This new year brings the effective dates of single-use plastic bag bans in many places around the country, including the city of Boston and even closer to home, 19 New Jersey municipalities.
But Nassau County is still arguing about banning these ubiquitous polluters. In fact, I was present at a press conference in Mineola last year where proponents of a new plastic bag law were extolling its importance and urgency.
A legislator I did not know came up to me and told me that the bill was “going nowhere.” He was right.
It is amazing to me that Nassau County did not pass this legislation, as the scourge of plastic waste is impacting every living thing on this planet and banning single-use plastic bags is, well, the very least we can do.
I have personally watched bag bans go into effect with virtually seamless integration into the world of retail. Suffolk County did it, and now shoppers in our neighboring county either buy a bag at the checkout or bring their own reusable bag.
Simple. Whole Foods Market stopped using plastic bags years ago and switched to paper only, which they don’t even charge for, and people like me are getting used to bringing their own bags made from canvas, nylon or recycled reusable plastic.
This year South Korea will join dozens of other countries that have imposed bans or taxes on single-use plastic bags. Their effort will affect approximately 13,000 grocery stores by banning the bags except for wet produce or meat. If you live in Kenya and violate their plastic bag ban, you could face four years in prison or a fine up to $39,000.
Here is some shocking insight into the impact of our plastic bag habits:
• Americans use 100 billion plastic bags a year, requiring 12 million barrels of oil in the manufacturing process.
• Single-use plastic bags are used for an average of 12 minutes.
• The average American family takes home about 1,500 plastic bags a year.
• Shoppers in the United States use an average of one single use plastic bag a day, while shoppers in Denmark use only four single-use plastic bags a year.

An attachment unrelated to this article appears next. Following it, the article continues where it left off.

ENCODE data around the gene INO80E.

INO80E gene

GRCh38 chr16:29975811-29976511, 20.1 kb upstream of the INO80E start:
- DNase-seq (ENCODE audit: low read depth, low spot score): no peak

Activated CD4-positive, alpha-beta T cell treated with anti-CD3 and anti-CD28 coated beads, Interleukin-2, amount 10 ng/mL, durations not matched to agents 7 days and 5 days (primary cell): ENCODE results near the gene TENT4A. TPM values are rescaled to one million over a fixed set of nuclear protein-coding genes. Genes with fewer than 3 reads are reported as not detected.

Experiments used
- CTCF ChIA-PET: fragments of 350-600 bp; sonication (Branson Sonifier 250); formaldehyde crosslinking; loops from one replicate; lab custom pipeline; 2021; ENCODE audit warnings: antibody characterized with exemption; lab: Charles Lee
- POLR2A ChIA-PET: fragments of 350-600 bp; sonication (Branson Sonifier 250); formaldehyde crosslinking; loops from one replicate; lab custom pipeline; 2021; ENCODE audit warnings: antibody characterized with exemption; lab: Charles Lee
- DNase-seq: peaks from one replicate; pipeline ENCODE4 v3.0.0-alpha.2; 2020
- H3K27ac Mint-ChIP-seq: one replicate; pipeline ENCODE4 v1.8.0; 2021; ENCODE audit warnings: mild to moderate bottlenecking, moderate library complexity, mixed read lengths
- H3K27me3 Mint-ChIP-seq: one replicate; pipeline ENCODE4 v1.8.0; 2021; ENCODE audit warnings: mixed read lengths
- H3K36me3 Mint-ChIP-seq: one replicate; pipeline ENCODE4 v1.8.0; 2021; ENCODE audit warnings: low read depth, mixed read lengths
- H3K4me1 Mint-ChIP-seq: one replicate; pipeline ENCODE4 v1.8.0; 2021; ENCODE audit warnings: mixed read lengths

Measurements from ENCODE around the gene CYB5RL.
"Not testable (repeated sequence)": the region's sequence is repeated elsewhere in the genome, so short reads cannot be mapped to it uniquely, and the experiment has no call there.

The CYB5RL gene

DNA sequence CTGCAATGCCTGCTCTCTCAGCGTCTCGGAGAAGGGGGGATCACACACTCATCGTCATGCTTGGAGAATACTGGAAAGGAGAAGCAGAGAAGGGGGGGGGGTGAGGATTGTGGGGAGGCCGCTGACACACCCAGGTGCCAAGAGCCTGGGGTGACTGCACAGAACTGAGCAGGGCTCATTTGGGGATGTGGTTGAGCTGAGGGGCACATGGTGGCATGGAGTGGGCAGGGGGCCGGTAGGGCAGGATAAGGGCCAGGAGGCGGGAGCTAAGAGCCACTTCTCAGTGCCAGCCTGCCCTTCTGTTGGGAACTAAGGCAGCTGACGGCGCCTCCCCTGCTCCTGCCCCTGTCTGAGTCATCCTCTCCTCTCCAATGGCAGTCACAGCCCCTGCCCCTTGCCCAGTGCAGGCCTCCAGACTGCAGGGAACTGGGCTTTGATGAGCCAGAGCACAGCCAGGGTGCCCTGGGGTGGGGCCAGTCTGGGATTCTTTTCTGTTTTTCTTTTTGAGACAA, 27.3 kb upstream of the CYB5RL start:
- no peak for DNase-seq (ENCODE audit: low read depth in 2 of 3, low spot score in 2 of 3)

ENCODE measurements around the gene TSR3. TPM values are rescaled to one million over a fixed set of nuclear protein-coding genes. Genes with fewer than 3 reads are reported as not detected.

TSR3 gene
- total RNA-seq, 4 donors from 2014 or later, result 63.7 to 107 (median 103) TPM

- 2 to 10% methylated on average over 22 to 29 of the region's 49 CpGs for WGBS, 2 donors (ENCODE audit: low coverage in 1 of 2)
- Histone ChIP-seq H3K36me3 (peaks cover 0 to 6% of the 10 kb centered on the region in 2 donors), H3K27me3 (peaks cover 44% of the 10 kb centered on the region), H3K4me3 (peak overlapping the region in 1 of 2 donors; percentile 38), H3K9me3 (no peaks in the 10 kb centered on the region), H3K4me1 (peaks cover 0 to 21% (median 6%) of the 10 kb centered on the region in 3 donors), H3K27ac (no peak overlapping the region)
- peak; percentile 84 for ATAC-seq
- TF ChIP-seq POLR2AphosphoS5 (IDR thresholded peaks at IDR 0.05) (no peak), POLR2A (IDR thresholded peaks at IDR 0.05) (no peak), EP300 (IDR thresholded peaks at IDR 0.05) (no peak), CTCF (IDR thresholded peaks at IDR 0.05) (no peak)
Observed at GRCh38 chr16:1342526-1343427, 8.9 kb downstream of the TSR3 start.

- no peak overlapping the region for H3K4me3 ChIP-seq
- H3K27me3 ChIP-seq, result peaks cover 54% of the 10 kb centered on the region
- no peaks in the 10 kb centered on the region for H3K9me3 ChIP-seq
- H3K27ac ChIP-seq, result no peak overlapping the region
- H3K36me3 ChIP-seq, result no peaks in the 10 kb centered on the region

• 100,000 marine animals are killed by plastic bags every year.
• Research shows there will be more plastic than fish by weight in the world’s oceans by 2050.
Years ago I created a program for 6th graders call “I’ll Have the Plastic Fish Special, Please,” an environmental education program to teach kids about plastic, from cradle to grave. I usually end my presentation by telling them about some studies from our gyres (vast plastic debris islands in our oceans) where scientists are finding micro-plastics in the bodies of seabirds, fish and marine mammals. Hence the title of my program.
When it comes to plastic waste moving into our environment, there is no happy ending. It either gets incinerated where it creates highly toxic air pollution, winds up in landfills where it doesn’t degrade for hundreds of years, or gets dumped or washed into our oceans, lakes and rivers, where it presents a risk to all marine life.
So, Nassau County, can we make this ban on single-use plastic bags a non-political call to action? Democrats and Republicans alike want plastic-free beaches and oceans and a cleaner planet for their children and grandchildren. I know the American Chemistry Council representing the plastics industry tries to defeat every attempt to make our planet plastic-free (it’s called “product preservation”), but it’s about time we stop worrying about “the economy” suffering if we take actions to protect our planet.
Frankly, banning fossil fuel-derived plastics will help us in many positive ways, and eventually, the industry will make new products that are renewable, compostable and sustainable. And a final thought — right now, producers of plastic bags aren’t taking any responsibility for the environmental impact of their product. Plastic bags are cheap to produce but very expensive to clean up.
I recommend that Nassau enact a single-use plastic bag ban modeled on the one that was just passed in New Castle, a neighboring town to our north in Westchester. It simply states that no retail establishment shall provide a single-use plastic carryout bag to a customer, instead of providing a reusable bag or recycled paper bag to a customer for a minimal fee.
Wouldn’t it be nice to see our trees without torn plastic bag “flags” adorning their branches? Let’s help clean up our little corner of this earth. Maybe we’ll get the chance in 2019.